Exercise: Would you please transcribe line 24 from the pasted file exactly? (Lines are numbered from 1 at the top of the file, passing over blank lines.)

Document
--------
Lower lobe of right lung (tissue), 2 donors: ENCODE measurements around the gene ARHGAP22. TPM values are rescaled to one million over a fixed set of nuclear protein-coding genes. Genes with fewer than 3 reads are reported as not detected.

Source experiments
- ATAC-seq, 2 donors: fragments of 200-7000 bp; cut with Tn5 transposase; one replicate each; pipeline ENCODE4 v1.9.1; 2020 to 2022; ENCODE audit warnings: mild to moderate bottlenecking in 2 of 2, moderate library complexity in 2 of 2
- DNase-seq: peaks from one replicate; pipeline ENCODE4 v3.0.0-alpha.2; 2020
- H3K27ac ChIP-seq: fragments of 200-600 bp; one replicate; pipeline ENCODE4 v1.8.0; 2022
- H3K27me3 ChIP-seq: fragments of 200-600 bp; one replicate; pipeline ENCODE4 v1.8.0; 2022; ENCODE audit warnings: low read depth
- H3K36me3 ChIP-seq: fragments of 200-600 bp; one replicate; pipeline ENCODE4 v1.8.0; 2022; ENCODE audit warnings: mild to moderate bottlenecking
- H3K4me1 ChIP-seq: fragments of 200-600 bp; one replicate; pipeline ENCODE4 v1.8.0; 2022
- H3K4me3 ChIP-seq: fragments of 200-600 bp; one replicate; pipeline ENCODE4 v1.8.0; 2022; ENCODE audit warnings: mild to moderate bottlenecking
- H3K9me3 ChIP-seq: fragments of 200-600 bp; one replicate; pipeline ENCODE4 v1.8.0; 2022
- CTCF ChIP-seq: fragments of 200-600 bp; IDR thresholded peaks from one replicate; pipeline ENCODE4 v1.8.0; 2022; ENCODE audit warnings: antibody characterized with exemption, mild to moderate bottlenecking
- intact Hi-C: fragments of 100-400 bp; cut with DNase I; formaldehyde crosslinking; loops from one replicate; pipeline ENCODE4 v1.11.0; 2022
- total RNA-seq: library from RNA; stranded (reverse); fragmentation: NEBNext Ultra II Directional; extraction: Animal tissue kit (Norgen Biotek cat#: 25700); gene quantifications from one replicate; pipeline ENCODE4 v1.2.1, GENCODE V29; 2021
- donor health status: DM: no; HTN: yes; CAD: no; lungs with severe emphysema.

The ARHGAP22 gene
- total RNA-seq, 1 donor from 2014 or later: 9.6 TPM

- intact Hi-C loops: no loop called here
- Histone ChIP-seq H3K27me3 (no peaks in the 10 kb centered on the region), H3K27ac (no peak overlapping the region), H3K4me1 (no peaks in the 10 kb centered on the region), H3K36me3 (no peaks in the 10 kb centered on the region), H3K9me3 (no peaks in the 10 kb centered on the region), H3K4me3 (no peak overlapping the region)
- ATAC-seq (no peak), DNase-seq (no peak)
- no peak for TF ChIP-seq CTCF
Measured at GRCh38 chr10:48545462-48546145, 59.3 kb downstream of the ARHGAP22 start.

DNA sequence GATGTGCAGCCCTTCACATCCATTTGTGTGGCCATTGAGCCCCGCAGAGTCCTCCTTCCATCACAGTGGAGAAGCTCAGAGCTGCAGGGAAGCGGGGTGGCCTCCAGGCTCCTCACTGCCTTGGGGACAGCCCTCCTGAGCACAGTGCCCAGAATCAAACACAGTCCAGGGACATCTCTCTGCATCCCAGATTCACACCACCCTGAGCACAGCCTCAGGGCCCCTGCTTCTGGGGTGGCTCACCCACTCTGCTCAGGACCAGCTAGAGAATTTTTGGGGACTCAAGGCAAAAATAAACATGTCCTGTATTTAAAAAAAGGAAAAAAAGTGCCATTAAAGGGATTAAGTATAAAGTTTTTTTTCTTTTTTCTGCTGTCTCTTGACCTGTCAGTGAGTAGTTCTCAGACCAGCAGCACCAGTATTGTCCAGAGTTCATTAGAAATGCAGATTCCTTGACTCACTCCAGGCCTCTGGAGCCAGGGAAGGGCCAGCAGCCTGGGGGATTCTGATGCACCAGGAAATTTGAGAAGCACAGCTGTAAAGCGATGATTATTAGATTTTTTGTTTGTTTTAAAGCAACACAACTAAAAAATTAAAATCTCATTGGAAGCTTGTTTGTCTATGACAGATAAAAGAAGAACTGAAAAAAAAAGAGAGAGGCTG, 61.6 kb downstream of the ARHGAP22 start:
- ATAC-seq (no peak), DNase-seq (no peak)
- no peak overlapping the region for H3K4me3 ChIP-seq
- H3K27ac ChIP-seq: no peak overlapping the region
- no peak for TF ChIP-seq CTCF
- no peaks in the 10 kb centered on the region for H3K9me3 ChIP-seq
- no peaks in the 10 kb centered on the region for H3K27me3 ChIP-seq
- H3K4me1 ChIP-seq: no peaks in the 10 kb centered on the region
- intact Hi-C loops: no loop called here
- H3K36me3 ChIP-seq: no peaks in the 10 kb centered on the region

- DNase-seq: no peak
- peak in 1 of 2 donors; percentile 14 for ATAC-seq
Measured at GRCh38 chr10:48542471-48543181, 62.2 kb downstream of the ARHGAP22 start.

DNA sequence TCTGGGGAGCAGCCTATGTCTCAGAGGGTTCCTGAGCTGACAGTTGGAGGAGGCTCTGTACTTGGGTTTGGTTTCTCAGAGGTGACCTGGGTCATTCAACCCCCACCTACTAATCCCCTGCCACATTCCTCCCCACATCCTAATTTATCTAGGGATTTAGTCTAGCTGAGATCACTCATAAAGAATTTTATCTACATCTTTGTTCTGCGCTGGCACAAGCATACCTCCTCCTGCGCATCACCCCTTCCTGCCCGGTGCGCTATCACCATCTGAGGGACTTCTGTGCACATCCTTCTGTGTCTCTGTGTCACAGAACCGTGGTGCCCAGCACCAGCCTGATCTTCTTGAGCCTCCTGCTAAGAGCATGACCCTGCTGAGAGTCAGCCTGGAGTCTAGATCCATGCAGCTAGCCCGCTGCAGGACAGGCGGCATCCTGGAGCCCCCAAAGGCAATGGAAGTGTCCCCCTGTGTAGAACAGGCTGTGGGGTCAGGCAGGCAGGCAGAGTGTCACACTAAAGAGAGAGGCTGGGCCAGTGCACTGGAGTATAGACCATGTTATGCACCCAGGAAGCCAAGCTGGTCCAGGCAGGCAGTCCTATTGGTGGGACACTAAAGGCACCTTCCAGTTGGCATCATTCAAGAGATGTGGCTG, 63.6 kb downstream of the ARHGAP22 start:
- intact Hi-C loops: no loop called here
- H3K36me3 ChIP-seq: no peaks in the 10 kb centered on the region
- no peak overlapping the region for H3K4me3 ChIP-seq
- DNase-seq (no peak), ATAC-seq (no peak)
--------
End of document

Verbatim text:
- no peak overlapping the region for H3K4me3 ChIP-seq